Friday, June 21, 2013

Railfan Spencer Jack Takes His Dad And Favorite Girlfriend To The Cascade Tunnel

In the picture, on the left, you are looking at my great nephew, Spencer Jack, sitting on his dad. On the right you are looking at the west terminus of the new Cascade Tunnel.

Cascade Tunnel tunnels through the Cascade Mountains near Stevens Pass, with the west end of the tunnel being about 65 miles east of Everett, Washington.

The Cascade Tunnel is 7.79 miles long, making it the longest railroad tunnel in the United States.

Construction of the new Cascade Tunnel began in December of 1925, completed in 1928, going into operation on January 12, 1929.

The new Cascade Tunnel replaced the original Cascade Tunnel, which began construction on August 20, 1897, operational on December 20, 1900. The original Cascade Tunnel was much higher, and shorter, at 2.63 miles, than the new Cascade Tunnel, as you can see via the diagram below.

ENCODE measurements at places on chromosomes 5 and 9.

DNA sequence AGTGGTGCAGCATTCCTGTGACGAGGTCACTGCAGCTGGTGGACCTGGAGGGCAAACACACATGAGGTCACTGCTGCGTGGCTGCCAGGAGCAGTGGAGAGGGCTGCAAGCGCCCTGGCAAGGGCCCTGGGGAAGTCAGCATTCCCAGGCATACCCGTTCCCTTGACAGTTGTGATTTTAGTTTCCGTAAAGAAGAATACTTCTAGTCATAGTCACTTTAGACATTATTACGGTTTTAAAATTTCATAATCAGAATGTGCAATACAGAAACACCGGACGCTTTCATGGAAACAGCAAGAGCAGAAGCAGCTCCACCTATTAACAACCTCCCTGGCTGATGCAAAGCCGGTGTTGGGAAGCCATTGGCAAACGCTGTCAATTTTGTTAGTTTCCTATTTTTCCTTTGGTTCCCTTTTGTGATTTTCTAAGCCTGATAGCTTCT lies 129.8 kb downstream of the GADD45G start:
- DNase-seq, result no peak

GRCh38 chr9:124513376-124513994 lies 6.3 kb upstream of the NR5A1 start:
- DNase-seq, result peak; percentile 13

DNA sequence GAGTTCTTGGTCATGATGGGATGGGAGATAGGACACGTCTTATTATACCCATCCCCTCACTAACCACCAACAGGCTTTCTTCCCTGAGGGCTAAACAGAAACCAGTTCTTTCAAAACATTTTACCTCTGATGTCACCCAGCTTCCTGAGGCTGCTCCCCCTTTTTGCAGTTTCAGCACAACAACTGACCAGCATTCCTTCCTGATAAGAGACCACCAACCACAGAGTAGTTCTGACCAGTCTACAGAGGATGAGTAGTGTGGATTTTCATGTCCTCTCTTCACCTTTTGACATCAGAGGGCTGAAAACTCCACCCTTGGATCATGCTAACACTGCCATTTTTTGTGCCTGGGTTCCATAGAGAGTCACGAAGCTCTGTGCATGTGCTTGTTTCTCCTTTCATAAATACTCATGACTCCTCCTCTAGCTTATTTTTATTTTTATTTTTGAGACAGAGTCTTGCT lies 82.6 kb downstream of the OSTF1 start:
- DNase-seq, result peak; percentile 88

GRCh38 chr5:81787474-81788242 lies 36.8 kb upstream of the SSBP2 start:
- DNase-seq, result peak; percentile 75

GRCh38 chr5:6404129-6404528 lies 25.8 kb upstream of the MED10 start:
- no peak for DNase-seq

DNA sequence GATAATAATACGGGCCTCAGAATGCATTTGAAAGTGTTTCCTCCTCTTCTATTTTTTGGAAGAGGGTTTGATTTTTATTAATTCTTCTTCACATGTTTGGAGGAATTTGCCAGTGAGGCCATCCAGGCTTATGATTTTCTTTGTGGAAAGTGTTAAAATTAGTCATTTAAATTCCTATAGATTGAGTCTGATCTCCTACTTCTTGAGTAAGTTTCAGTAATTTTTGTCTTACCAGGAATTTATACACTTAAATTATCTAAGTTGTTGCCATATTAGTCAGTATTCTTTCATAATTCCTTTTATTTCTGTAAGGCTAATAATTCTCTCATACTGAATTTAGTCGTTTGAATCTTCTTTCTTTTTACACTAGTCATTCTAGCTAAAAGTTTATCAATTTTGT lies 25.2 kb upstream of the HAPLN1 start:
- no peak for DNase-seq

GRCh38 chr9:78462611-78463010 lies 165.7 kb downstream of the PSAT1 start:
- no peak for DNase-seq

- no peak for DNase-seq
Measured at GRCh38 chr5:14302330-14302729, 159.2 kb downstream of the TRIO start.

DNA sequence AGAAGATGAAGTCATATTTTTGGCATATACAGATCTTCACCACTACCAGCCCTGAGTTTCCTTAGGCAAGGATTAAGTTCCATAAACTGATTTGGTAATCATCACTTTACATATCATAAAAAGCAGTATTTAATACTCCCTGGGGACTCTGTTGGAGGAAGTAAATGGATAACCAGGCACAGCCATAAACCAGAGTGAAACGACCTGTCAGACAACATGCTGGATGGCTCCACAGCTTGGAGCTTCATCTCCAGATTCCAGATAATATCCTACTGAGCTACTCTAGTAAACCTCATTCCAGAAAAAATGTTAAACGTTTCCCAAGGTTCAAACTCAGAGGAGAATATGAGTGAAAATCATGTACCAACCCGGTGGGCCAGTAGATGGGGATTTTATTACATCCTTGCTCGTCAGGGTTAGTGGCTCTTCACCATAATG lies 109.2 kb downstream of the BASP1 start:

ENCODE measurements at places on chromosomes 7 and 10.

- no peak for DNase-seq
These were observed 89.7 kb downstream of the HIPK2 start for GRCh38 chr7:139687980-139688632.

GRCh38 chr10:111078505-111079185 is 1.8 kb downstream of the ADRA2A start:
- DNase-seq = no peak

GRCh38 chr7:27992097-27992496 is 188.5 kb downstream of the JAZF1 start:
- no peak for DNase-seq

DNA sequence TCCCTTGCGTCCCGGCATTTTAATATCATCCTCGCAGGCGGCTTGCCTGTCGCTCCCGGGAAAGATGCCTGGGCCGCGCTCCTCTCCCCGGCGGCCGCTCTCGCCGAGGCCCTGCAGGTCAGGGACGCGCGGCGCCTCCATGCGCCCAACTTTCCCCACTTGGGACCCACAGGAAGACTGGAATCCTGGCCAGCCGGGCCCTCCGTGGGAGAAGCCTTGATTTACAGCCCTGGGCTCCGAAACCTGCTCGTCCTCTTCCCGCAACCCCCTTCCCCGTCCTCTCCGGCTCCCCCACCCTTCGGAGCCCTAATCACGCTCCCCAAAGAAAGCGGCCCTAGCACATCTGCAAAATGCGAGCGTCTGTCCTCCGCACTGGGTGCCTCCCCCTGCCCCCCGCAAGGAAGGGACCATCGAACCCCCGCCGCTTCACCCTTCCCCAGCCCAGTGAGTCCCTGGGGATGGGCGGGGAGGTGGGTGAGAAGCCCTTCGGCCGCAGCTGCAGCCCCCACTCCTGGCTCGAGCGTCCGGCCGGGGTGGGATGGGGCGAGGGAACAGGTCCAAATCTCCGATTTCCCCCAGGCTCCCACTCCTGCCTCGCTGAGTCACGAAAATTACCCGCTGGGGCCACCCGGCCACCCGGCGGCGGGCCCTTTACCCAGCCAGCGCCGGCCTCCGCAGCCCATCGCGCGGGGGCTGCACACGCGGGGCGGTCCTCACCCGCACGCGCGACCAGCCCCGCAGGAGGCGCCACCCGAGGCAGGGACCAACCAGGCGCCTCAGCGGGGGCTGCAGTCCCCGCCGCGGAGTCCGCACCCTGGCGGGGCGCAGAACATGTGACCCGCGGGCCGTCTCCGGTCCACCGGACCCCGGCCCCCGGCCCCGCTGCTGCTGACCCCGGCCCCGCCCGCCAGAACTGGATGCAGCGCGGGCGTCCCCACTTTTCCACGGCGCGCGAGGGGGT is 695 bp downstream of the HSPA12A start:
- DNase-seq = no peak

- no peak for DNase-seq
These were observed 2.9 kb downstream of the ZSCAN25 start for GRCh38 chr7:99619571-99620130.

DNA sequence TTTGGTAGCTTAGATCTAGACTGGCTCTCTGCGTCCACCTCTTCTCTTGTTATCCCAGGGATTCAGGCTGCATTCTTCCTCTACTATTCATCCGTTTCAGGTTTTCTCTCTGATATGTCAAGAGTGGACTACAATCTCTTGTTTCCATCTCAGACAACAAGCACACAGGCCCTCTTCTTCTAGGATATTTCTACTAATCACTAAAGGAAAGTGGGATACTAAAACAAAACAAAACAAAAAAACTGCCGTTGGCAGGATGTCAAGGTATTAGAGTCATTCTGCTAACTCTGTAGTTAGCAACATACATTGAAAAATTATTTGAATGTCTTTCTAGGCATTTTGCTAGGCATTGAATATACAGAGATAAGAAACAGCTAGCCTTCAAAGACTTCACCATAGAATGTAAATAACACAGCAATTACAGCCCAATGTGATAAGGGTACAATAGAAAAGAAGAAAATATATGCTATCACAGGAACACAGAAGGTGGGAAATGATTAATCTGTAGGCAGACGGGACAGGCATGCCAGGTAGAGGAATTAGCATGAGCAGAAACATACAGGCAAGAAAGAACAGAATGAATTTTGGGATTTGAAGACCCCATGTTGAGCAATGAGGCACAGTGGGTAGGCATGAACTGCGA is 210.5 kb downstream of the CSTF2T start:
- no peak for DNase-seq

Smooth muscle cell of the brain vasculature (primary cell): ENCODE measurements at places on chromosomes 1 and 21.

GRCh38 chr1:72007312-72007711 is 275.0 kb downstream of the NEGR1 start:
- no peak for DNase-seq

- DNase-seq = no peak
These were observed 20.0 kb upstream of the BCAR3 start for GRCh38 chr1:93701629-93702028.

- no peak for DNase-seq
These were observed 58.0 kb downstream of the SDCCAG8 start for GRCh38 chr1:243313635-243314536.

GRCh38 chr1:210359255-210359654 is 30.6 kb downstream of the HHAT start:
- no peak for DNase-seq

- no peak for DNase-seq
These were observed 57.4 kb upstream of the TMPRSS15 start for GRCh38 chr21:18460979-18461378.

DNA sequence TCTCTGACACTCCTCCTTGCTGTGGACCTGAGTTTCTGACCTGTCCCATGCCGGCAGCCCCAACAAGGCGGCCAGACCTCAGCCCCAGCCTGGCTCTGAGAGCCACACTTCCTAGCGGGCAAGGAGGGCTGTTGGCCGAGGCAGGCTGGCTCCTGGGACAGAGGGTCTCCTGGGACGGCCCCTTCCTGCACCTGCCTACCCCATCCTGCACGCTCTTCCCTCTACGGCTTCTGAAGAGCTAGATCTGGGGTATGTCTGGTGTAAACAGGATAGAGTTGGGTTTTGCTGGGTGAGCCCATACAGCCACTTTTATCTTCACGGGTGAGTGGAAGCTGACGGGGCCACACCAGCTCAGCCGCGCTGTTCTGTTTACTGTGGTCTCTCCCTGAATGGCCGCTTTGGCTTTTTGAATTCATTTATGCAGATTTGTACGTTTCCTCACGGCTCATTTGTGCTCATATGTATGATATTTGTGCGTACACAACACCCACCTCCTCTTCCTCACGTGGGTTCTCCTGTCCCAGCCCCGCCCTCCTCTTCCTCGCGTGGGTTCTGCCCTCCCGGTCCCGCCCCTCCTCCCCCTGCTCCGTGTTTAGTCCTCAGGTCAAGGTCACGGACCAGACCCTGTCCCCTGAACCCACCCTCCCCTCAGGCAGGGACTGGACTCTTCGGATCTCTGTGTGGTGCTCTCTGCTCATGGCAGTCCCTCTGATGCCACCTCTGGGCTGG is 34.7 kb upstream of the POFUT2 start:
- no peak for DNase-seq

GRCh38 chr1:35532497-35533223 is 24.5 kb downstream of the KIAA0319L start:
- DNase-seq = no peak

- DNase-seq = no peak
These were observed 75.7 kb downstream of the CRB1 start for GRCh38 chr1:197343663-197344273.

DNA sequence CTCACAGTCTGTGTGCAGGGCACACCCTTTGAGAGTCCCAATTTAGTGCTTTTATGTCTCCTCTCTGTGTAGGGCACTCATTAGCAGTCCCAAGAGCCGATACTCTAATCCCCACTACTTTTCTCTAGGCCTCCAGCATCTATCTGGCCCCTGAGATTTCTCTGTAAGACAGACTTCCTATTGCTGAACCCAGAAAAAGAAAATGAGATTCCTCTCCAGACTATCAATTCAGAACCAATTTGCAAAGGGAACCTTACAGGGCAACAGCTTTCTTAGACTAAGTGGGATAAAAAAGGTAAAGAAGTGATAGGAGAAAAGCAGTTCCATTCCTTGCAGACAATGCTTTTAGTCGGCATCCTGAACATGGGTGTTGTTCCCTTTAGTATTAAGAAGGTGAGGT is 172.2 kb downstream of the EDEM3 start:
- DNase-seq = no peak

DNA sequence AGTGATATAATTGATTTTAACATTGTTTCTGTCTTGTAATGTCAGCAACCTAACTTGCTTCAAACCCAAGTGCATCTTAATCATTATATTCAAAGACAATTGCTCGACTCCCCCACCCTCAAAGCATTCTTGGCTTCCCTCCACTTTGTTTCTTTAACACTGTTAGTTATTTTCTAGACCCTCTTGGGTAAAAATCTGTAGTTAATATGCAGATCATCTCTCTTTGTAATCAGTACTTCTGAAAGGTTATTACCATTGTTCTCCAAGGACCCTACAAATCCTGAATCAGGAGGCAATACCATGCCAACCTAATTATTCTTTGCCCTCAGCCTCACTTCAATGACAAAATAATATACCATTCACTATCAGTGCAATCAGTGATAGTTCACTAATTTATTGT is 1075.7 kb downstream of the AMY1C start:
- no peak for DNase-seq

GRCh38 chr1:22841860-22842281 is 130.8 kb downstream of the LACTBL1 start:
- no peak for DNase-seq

The original Cascade Tunnel did not solve the problem with snow slides, due to the railway still being at a high elevation.

On March 1, 1910, an avalanche came crashing down at a place called Wellington. 96 people were killed in what became known as The Wellington Disaster, it being the deadliest avalanche in American history.

It was The Wellington Disaster which prompted the construction of the new Cascade Tunnel, and nearly a century later prompted renowned Skagit Valley author, Martin Burwash, to write the best selling historical novel about The Wellington Disaster, titled Vis Major.

Above that is Spencer Jack's favorite girl friend, Brittney, on top of the entry to the Cascade Tunnel.

I am a little surprised that it is so easy to get to, and above, the Cascade Tunnel entry, what with this age of overdone security we are currently plagued with.

No comments: